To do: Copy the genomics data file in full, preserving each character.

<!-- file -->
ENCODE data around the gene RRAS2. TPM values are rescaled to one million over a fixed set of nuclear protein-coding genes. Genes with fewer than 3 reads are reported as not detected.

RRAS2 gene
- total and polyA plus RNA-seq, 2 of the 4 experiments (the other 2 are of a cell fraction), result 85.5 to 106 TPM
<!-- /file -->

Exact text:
ENCODE data around the gene RRAS2. TPM values are rescaled to one million over a fixed set of nuclear protein-coding genes. Genes with fewer than 3 reads are reported as not detected.

RRAS2 gene
- total and polyA plus RNA-seq, 2 of the 4 experiments (the other 2 are of a cell fraction), result 85.5 to 106 TPM